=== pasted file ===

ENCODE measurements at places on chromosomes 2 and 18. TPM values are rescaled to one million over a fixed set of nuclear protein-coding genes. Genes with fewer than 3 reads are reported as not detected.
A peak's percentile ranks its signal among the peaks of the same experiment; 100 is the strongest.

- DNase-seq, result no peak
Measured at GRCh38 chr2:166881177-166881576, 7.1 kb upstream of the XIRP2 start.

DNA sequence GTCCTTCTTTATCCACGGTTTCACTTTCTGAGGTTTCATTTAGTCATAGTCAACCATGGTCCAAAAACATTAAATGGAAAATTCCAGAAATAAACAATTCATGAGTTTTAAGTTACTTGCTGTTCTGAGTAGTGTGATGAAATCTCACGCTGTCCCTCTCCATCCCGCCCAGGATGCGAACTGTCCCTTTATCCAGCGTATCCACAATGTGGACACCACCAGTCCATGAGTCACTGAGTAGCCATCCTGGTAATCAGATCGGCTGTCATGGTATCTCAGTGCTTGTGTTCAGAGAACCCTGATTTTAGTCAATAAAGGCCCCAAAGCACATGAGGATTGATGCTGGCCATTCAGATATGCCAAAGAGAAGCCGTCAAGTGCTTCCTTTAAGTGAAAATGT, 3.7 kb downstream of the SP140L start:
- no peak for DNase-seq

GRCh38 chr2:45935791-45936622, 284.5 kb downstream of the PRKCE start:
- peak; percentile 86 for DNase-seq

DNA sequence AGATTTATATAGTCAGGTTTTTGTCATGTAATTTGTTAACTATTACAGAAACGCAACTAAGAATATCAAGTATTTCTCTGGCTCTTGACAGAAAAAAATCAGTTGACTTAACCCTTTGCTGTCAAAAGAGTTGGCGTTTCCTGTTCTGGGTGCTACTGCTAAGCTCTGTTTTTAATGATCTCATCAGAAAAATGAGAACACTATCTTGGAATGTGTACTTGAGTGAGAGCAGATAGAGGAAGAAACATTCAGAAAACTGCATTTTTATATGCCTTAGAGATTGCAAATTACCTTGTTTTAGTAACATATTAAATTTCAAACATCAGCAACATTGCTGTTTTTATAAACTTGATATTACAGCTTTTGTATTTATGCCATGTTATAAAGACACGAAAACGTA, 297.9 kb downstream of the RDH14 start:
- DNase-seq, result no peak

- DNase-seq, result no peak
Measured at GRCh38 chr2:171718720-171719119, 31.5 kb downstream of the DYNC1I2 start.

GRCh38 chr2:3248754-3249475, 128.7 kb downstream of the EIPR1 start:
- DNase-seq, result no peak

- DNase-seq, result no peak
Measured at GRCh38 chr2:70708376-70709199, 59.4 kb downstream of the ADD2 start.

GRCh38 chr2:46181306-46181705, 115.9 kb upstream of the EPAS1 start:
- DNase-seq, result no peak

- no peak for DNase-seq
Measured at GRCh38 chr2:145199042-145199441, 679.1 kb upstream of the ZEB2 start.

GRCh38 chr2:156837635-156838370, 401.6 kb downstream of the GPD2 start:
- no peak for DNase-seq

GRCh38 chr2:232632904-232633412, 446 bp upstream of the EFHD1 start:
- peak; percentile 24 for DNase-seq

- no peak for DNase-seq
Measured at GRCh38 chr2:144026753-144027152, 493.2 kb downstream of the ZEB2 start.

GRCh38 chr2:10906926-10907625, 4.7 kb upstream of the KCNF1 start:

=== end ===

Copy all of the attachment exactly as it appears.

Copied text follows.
ENCODE measurements at places on chromosomes 2 and 18. TPM values are rescaled to one million over a fixed set of nuclear protein-coding genes. Genes with fewer than 3 reads are reported as not detected.
A peak's percentile ranks its signal among the peaks of the same experiment; 100 is the strongest.

- DNase-seq, result no peak
Measured at GRCh38 chr2:166881177-166881576, 7.1 kb upstream of the XIRP2 start.

DNA sequence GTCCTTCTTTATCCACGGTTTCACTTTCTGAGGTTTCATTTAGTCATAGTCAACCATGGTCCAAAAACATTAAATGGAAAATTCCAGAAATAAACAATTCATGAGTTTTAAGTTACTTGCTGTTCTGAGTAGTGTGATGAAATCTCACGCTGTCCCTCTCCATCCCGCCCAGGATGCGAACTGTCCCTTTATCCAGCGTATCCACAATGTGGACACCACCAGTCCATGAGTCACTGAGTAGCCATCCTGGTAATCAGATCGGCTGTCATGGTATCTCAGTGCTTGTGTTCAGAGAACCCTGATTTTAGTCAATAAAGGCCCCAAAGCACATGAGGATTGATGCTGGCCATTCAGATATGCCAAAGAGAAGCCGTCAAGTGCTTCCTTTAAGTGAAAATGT, 3.7 kb downstream of the SP140L start:
- no peak for DNase-seq

GRCh38 chr2:45935791-45936622, 284.5 kb downstream of the PRKCE start:
- peak; percentile 86 for DNase-seq

DNA sequence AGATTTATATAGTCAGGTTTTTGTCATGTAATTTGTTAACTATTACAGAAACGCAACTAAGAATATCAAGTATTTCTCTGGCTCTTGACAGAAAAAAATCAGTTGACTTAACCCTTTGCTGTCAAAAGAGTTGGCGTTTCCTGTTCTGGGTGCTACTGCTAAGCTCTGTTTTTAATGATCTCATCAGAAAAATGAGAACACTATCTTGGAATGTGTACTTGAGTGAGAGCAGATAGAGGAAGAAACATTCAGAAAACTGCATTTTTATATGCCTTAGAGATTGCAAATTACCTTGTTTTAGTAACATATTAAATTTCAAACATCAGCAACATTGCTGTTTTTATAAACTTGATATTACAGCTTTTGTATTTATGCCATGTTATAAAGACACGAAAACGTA, 297.9 kb downstream of the RDH14 start:
- DNase-seq, result no peak

- DNase-seq, result no peak
Measured at GRCh38 chr2:171718720-171719119, 31.5 kb downstream of the DYNC1I2 start.

GRCh38 chr2:3248754-3249475, 128.7 kb downstream of the EIPR1 start:
- DNase-seq, result no peak

- DNase-seq, result no peak
Measured at GRCh38 chr2:70708376-70709199, 59.4 kb downstream of the ADD2 start.

GRCh38 chr2:46181306-46181705, 115.9 kb upstream of the EPAS1 start:
- DNase-seq, result no peak

- no peak for DNase-seq
Measured at GRCh38 chr2:145199042-145199441, 679.1 kb upstream of the ZEB2 start.

GRCh38 chr2:156837635-156838370, 401.6 kb downstream of the GPD2 start:
- no peak for DNase-seq

GRCh38 chr2:232632904-232633412, 446 bp upstream of the EFHD1 start:
- peak; percentile 24 for DNase-seq

- no peak for DNase-seq
Measured at GRCh38 chr2:144026753-144027152, 493.2 kb downstream of the ZEB2 start.

GRCh38 chr2:10906926-10907625, 4.7 kb upstream of the KCNF1 start: